The other day I spent a couple of hours with Jean Rukkila, who is one of my personal superheroes. We sit at the bar at the Monte Vista, looking across Aspen Street to West of the Moon. She confesses, “I used to fantasize having my little press in one window and massage table in the other window and a little sign, like those private eyes have, written on the door:”
I can picture it.
I first got to know Jean when I owned a gallery in that same building. She brought me matchbox books that she’d made. I was charmed by them and delighted by her.
An online profile describes her as “expert at being Jean.” I ask, “How did you get so good at being Jean?”
“There might have been some fuel because I was an identical twin,” she says. “All people want to individuate, but it can seem vitally important when you’re being confused with someone else a lot. I was writing in journals at an early age, [saying to myself] … ‘That’s me and my life.’
“I filled a lot of journals and didn’t think to put drawings in them until I met Margie [Erhart, whom she met while working fire crew]. She left a journal with me one weekend while she was off to Prescott. I sat in that bunk in that crew trailer, marveling at what a more complete picture this was of a human than just words. I changed right then and started drawing in my journals all the time.”
Did she study to become a writer and a poet? In college, she started out with a major in elementary education, but eventually felt that wasn’t her calling.
“I’d go from the teaching college at ASU over to see my friend in the art school. In between was the journalism school. I’d walk through there, and look at all the people writing on typewriters, and I thought, ‘I could do that. I like that.’ So I changed to journalism.
“I never believed in the deadline thing. Breaking news was not what I cared about. So I wrote feature stories and was good at it. But I was still going over to the art college. That muse was calling.”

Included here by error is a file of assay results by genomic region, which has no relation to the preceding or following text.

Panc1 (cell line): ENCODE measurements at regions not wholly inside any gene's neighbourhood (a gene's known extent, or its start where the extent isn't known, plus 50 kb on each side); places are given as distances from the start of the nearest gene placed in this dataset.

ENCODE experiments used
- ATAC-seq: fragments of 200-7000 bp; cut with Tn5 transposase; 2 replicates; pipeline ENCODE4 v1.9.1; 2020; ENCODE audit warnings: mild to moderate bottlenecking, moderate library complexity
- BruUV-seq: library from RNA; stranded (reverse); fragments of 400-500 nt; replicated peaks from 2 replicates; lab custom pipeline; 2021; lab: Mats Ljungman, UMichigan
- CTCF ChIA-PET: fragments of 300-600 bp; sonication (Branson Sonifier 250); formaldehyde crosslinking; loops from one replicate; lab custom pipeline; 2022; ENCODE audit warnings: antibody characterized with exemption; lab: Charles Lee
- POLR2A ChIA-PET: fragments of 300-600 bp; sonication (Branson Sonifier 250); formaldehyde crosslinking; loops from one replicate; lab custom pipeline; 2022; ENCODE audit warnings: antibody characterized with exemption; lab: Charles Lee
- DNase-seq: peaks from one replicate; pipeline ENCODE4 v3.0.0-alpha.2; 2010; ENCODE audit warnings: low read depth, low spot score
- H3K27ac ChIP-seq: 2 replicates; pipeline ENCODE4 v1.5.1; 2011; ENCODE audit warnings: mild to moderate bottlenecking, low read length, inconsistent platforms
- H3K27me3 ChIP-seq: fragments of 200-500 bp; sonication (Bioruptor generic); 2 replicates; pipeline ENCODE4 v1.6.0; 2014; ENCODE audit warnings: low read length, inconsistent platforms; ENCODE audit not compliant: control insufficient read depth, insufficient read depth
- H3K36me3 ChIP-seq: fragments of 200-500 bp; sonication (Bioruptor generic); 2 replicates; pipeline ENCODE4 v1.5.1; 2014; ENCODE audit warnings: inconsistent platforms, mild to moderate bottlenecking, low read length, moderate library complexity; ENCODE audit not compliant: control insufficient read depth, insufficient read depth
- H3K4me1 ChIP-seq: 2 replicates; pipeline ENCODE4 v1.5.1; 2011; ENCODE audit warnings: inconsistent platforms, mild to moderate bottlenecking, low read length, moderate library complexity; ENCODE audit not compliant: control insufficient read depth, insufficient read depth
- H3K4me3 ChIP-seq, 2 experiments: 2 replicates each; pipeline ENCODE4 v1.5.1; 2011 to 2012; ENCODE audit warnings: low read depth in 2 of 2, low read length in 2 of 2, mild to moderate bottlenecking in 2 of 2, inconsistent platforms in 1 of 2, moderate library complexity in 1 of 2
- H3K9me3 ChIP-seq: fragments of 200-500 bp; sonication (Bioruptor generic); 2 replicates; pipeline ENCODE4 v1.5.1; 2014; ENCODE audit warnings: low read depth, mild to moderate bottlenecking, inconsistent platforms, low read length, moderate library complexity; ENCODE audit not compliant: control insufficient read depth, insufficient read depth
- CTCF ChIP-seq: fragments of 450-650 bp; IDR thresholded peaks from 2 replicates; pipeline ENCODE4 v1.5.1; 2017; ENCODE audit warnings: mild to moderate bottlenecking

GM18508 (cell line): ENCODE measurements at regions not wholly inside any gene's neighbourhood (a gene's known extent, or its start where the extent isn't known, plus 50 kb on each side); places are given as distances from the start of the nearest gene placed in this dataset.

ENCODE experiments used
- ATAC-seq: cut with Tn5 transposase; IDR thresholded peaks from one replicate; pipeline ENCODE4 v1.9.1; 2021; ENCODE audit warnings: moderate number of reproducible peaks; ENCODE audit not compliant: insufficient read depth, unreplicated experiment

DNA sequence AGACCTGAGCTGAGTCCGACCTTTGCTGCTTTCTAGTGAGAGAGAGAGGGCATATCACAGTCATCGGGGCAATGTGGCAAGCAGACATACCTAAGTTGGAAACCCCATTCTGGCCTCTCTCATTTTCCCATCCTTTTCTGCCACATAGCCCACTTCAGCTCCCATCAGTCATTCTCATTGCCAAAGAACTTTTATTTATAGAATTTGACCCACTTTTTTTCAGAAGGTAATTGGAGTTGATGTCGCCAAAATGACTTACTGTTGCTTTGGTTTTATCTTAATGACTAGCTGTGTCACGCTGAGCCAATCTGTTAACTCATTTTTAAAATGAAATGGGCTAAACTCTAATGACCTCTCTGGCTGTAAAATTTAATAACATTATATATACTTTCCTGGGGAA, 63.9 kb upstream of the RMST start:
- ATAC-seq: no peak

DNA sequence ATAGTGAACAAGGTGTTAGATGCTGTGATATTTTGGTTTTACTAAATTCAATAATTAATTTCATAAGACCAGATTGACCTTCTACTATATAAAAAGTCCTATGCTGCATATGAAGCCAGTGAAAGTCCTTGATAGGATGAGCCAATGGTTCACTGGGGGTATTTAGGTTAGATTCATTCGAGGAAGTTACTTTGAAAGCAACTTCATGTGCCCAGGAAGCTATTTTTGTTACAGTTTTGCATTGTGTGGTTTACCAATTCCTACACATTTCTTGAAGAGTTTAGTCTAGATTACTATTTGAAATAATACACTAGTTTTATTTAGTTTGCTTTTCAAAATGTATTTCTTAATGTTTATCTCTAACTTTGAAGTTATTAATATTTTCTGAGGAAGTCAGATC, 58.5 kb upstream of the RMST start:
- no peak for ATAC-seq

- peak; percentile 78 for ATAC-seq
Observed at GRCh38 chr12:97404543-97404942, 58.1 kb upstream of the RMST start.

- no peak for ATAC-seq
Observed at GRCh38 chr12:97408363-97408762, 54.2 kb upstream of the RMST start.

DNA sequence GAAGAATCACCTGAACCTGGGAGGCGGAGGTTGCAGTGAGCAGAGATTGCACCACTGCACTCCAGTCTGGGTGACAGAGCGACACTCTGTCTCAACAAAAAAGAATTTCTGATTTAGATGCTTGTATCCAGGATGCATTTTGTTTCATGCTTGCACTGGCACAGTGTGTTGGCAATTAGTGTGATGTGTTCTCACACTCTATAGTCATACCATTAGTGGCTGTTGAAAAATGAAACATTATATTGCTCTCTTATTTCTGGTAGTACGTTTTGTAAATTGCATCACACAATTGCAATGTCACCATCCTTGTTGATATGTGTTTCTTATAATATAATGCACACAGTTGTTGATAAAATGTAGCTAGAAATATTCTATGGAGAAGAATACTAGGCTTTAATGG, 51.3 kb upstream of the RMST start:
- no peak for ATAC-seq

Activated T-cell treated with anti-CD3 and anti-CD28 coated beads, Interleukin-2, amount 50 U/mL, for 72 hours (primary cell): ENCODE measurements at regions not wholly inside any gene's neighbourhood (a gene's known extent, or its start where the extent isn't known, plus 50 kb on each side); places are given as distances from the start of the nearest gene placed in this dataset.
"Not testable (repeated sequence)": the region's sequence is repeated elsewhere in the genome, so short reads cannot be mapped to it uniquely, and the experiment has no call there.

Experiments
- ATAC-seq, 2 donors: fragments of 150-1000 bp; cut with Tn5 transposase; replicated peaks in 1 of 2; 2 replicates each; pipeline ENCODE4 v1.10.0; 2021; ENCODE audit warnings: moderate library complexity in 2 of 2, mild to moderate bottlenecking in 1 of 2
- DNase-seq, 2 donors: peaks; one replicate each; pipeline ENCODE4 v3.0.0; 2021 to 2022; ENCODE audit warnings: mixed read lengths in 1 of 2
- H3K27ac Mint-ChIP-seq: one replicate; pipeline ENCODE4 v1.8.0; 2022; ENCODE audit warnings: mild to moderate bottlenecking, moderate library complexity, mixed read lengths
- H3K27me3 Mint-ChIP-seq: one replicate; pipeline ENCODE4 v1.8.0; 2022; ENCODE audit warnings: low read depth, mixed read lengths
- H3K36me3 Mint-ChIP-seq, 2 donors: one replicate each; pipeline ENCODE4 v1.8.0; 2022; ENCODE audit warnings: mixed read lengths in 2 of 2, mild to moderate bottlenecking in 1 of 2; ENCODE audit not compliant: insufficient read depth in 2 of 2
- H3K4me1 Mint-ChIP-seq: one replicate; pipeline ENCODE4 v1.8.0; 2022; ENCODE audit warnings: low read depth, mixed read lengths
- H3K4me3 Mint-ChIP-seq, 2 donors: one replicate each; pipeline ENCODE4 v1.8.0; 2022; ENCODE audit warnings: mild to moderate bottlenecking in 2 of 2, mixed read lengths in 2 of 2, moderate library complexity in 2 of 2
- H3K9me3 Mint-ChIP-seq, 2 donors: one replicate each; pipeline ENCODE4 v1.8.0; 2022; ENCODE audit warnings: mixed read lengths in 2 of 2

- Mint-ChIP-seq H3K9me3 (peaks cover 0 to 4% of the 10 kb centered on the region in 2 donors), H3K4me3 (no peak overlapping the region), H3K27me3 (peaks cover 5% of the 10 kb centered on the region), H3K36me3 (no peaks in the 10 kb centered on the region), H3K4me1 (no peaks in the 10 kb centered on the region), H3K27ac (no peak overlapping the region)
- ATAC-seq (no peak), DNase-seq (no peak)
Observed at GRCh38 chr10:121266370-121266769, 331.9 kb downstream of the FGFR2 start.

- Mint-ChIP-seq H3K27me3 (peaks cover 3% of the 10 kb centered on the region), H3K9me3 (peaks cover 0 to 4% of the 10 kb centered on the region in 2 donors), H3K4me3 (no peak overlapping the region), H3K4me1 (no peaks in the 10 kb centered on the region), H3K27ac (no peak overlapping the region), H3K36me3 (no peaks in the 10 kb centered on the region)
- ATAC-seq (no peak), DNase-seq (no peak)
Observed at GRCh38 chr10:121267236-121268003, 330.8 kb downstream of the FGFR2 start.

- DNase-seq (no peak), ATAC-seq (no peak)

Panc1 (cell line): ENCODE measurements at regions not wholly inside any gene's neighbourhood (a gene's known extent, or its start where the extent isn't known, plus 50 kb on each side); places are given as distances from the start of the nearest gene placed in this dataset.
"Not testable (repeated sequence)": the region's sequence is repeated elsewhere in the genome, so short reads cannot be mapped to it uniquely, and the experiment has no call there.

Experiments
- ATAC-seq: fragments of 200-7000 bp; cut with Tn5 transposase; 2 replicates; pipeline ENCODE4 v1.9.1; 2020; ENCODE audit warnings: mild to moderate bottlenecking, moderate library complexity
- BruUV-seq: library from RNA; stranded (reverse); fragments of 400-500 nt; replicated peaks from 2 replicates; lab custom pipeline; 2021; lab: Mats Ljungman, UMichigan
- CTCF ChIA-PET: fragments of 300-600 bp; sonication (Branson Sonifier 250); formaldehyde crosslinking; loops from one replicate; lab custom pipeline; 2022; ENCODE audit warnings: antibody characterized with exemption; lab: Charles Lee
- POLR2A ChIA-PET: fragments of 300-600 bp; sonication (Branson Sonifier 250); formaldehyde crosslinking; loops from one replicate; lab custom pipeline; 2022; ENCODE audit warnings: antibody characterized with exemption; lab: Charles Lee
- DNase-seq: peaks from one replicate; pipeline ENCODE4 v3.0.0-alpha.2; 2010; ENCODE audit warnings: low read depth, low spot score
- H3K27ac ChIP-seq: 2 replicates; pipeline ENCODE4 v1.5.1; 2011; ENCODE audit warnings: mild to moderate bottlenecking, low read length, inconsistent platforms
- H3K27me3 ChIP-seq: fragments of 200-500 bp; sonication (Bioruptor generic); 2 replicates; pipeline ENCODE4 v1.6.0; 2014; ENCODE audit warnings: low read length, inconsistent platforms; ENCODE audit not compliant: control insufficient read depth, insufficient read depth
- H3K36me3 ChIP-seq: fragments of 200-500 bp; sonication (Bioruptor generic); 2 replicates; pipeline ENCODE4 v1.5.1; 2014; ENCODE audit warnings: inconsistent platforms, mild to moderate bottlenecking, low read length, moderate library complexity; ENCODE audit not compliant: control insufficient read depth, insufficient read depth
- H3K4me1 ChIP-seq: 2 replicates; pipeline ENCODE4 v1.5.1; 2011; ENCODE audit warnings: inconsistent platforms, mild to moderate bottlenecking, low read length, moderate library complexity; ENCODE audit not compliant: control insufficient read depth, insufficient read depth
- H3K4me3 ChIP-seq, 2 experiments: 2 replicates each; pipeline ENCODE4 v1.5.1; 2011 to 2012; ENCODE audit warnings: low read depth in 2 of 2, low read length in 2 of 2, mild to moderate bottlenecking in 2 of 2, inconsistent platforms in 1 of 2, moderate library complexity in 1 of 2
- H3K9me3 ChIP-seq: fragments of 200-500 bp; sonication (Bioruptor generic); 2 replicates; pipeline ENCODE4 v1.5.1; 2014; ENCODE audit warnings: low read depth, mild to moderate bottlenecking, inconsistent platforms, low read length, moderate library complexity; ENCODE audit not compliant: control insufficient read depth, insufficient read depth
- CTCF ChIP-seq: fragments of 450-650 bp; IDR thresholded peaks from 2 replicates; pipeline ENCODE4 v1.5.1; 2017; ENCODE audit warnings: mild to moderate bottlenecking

Some years later, Jean studied writing at the University of Arizona.
“Margie was in the MFA writing program at University of Iowa. She was supposed to have someone ride back there with her, and the other rider didn’t show. So I jumped in and went to Iowa City.”
Jean came back to Arizona and applied to the very competitive writing program at the U of A. She quizzed the director about how she could improve her chances for admission, and was told that a letter from someone who taught there would be helpful. Ed Abbey turned out to be that person.
“When I was at the lookout my first season, Ed was on lookout at Aztec,” Jean says. “They gave me a Tonto radio along with my Prescott one because they were having fires all over there on the plateau, so I’d hear him sometimes. I sent him a smart aleck letter about fires or something and he wrote back.”
By the time Jean was applying to U of A, Abbey was teaching spring semesters there.
“So I wrote Ed a funny letter. I said, ‘Here’s why lookouts would be great for graduate school.’ He wrote back, ‘Yeah, I think you’re right. I’ll tell Mary you should be in.’”
Since those days, her path has involved more lookout time, more essays, poetry and artists’ books, and a massage practice. She’s carved out a deliberately modest living, acknowledging that an acquisitive lifestyle has its costs in fewer personal connections and less time for reflection. I admire her honesty and her meditative ponderings, and often wish I could conjure up as much compassion.
“There’s so much beauty in humans,” she says. “Yes, we get fearful, and yes, we act out, and yes, we have reasons for it all; we’re damaged and dented. But let’s start with tenderness and kindness, and just feast on the best bits of each other. Let’s see what’s in our pockets and show each other.”
I imagine her in a cape, swooping down over unsuspecting readers, dousing us with kindness and poetry, telling us all: “Your life has prepared you. Have no fears.”